How can I perceive a company to be professional and worthy of doing business with if its website does not work using common browsers. It gets worse. There are companies whose websites are not set up to work well on mobile devices. Most online platforms and web development tools make it easy to create mobile-friendly versions of websites. It is not rocket science. 

Don't even try to solicit business if your website doesn't work using common browsers or mobile devices. You will waste the potential customer's time and you will create a very negative brand perception. How can companies think this is acceptable in today's world?

If you outsource development and maintenance of your website (which most companies do), make sure the website is compatible with all major browsers and mobile devices.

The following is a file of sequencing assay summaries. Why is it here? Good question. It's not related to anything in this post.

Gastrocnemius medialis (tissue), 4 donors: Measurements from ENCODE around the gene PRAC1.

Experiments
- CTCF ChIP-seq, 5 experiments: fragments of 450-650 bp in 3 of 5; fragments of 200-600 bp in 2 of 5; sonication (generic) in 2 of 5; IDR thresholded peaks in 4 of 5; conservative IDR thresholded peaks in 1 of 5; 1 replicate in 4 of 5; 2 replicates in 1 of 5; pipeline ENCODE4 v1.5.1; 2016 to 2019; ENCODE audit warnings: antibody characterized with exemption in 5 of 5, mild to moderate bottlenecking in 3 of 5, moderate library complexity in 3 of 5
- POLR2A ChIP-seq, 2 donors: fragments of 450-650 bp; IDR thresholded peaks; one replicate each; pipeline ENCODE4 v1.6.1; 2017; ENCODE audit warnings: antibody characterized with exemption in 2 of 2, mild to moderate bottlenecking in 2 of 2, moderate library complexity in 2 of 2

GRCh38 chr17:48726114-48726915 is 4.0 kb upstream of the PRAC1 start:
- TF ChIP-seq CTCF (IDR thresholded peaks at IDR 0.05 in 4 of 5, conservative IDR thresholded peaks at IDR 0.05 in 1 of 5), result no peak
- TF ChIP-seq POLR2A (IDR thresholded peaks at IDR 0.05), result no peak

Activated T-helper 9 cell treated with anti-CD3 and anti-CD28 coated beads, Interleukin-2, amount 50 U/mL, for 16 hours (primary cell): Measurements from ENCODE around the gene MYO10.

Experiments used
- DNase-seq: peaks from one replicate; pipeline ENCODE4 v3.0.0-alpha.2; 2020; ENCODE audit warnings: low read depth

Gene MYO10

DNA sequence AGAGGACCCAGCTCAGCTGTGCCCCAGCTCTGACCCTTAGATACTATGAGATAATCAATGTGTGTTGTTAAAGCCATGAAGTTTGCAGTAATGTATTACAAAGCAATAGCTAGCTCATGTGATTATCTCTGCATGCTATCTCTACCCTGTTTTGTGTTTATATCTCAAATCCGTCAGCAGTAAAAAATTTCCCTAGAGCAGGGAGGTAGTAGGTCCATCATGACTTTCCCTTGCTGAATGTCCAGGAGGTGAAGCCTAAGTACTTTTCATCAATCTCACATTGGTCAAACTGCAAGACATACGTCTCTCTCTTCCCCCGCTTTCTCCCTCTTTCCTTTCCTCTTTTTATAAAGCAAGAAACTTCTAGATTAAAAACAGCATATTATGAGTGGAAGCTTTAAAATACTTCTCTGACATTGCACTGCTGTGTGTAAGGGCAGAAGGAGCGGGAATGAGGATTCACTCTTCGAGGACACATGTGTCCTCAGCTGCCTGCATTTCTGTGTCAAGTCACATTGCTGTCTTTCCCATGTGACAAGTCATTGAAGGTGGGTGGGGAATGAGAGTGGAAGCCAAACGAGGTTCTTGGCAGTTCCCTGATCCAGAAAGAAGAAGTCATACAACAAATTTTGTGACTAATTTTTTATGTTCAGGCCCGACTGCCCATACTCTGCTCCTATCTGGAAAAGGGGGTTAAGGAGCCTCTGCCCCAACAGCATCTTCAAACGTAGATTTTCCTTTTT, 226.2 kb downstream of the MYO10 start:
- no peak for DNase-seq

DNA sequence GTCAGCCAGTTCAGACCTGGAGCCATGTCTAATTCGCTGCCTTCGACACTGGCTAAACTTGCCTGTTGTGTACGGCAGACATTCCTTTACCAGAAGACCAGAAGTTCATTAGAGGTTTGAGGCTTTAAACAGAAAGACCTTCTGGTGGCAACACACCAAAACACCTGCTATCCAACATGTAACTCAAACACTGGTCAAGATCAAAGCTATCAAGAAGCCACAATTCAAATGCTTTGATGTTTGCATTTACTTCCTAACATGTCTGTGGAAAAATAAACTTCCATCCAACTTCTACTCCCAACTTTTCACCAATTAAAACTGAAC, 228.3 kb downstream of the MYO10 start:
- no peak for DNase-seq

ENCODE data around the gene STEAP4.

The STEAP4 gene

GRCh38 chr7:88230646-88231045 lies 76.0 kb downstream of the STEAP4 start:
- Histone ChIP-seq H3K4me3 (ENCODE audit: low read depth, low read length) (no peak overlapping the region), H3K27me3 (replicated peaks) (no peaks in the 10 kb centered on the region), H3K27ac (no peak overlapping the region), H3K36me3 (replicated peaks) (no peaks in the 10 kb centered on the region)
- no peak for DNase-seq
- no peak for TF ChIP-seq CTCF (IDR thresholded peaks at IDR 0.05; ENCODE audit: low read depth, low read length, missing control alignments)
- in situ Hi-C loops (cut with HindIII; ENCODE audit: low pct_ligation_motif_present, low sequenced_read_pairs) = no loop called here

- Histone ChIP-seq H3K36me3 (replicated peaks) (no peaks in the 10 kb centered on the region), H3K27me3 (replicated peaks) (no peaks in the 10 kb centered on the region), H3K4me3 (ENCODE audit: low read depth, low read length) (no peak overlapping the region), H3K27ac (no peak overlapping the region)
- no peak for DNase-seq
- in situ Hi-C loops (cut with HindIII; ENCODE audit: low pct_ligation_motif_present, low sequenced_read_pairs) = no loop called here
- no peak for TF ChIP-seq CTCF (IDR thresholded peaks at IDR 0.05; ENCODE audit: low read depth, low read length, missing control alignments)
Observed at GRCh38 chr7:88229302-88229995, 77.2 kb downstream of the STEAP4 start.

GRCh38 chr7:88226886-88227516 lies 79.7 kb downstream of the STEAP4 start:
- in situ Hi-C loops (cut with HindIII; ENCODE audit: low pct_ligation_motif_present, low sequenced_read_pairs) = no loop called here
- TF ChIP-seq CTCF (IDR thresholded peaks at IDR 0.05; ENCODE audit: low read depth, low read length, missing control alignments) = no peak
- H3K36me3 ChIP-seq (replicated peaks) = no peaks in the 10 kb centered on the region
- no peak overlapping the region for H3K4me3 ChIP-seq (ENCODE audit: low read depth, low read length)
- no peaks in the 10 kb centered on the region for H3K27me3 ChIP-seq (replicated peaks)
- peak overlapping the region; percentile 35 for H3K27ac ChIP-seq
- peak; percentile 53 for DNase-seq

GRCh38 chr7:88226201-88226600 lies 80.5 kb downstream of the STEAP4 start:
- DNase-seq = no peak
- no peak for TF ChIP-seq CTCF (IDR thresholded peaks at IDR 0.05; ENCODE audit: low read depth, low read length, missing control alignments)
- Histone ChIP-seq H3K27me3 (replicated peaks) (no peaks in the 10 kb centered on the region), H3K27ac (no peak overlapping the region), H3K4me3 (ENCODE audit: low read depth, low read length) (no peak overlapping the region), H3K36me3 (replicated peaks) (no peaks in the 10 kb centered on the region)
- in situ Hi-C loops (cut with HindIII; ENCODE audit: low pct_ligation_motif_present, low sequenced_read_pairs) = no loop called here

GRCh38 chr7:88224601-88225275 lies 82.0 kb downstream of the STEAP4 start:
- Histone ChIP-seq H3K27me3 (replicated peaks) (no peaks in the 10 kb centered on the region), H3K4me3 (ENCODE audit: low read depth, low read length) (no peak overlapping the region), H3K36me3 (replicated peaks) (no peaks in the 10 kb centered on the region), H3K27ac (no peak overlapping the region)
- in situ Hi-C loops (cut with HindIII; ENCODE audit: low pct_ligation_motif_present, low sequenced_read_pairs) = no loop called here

Tuesday, March 16, 2021

Do you know how non-customers perceive your brand?

To be efficient in marketing spending, brands usually focus on their best customers first and then on their other customers. Typical objectives are to increase their customers' individual average transactions (IAT), spending and share of wallet. They often also want to increase customer loyalty. Less often, brands allocate marketing resources to communicating with potential customers, especially if one of their top objectives is to increase their base. Sales-driven organizations sometimes error on the side of bringing in new customers at the expense of constantly earning the loyalty of current customers, but this is an expensive proposition and one that is difficult to sustain in the long-run.